It's been a while since I taught real cataloging courses, but it struck
me when reading your message that in the real world of large-ish catalog
departments, revision is not usually done by one supervisory person
(it's a bottleneck, as you know), but by other catalogers. I realize
that the other students are unlikely to be as detailed and correct as
you would be, it's at least as much of a learning opportunity for them
to see the work of their cohorts as it is to see your comments, don't
you think? Thinking a bit further down the line, if you were to see the
comments of other students, it might help you focus on concepts they
don't understand for discussion in class, and allow the teaching of
problem solving methods using the rules, rather than the rules
themselves, which may be far more useful to them in the long run.
On 3/25/11 6:47 AM, Mary L Miller wrote:
> Hi, Cataloging educators.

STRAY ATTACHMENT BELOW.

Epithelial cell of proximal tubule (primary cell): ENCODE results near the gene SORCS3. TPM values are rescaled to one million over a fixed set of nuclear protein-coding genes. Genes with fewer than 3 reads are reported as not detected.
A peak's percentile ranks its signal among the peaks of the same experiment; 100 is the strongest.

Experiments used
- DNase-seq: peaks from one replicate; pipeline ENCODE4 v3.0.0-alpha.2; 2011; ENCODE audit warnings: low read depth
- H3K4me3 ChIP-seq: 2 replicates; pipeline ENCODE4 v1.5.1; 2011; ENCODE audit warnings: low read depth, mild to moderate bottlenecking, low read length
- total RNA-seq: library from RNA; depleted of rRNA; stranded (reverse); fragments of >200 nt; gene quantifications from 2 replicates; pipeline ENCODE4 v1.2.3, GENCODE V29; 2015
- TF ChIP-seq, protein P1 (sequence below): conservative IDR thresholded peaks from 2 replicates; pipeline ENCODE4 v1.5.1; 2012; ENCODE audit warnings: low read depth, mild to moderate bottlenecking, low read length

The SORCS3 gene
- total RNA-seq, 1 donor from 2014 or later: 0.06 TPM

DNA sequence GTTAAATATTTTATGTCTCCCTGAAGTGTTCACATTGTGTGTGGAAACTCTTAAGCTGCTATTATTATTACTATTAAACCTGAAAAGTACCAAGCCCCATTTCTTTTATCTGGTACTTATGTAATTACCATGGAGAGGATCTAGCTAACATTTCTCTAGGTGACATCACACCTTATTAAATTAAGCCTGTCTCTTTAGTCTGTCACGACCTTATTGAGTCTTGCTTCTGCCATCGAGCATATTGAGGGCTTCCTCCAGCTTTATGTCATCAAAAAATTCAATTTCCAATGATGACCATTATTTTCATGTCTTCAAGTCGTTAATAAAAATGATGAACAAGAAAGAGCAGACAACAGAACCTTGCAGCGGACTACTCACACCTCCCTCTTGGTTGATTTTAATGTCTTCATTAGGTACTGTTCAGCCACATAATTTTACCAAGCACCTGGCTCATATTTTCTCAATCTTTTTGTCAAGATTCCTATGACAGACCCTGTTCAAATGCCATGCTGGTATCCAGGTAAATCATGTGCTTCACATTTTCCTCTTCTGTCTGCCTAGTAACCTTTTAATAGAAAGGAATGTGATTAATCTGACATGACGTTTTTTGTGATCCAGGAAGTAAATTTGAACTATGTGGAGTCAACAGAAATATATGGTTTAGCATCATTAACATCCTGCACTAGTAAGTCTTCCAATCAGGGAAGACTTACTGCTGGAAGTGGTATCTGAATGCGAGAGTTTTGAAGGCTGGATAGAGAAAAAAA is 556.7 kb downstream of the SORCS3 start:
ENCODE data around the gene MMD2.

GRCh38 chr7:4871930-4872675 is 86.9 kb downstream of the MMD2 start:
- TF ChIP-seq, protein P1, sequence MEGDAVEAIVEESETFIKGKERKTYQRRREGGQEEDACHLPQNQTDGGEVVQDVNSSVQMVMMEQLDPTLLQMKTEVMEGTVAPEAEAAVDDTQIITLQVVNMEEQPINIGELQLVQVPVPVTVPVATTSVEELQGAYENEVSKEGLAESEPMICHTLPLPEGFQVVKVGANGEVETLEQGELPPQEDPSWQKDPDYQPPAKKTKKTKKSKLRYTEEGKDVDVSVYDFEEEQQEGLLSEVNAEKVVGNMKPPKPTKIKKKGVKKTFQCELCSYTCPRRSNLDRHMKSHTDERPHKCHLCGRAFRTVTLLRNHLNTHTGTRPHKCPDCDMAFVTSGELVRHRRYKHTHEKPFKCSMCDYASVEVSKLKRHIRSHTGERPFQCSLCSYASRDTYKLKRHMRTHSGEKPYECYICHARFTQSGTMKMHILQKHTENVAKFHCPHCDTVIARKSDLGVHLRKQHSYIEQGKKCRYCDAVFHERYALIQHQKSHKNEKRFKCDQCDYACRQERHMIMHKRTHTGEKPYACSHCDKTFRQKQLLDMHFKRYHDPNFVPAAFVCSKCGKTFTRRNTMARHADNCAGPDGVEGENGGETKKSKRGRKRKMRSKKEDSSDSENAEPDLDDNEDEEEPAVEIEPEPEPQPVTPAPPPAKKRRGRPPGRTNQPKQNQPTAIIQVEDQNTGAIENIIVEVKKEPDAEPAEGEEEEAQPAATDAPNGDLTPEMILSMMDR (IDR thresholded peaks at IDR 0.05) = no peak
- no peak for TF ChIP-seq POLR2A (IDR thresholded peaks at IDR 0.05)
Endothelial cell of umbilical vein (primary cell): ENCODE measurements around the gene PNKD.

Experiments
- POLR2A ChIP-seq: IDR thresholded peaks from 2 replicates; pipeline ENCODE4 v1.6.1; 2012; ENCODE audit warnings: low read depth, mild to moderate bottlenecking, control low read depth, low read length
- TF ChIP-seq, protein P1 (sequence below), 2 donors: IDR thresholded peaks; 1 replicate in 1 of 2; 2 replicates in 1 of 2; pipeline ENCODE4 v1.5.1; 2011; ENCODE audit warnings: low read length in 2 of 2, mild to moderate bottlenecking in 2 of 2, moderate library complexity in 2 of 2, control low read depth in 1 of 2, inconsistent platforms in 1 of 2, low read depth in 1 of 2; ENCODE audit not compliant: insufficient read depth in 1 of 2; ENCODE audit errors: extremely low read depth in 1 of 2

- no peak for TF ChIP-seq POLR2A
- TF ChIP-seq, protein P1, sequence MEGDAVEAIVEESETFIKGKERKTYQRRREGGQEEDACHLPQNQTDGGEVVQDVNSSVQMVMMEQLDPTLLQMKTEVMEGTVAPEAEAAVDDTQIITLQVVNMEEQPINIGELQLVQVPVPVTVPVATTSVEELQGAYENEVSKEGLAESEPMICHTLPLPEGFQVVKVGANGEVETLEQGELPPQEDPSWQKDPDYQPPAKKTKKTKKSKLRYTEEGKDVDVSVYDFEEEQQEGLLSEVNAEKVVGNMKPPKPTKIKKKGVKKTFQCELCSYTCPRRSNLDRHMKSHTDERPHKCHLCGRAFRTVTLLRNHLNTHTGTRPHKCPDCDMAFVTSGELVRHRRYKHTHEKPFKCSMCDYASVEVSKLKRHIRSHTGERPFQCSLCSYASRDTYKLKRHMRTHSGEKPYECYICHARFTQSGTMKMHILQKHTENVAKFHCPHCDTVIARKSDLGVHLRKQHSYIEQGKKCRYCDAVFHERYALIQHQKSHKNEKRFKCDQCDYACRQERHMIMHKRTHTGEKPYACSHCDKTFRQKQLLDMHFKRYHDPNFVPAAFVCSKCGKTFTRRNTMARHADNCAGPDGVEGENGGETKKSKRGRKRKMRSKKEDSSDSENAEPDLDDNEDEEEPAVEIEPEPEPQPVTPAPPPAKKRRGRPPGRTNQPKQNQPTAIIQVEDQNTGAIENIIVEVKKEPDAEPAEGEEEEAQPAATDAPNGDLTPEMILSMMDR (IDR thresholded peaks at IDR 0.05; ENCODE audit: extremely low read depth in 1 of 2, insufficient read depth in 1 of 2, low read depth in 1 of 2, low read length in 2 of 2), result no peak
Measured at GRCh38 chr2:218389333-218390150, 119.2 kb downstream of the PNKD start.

> I am in my first semester of teaching Advanced Cataloging online.
> I've taught metadata and intro cataloging courses before, and we did some record
> creation, but not as much as I have my students doing this semester.
> There are 20 people in the class. I am giving them 3 records a week, which doesn't
> seem like much, but it's all I can do to get them graded and give feedback in time
> to help them with their next batch.
> [In addition to record creation, we're doing some readings and discussion posts as well, and everyone is researching a metadata standard of his/her choosing and will write a paper and give a presentation on same. The other component is live guest speakers on topics like serials, music, and media cataloging...]
> Once they have submitted their assignments, I am posting correct versions of the records.
> When there is an issue that trips up multiple people, instead of noting it on every single record,
> I add it to a discussion document that I also post. But I am highlighting every error in every record
> and giving notes on errors that are unique to that paper.
> Is there a better/easier/faster/ way to grade and give feedback?
> How many records per week do y'all assign?
> Any words of wisdom that can be tossed my way would be very much appreciated.
> Mary L. Miller, M.Ed., MLIS, C.A.
> Peabody Awards Collection Archivist
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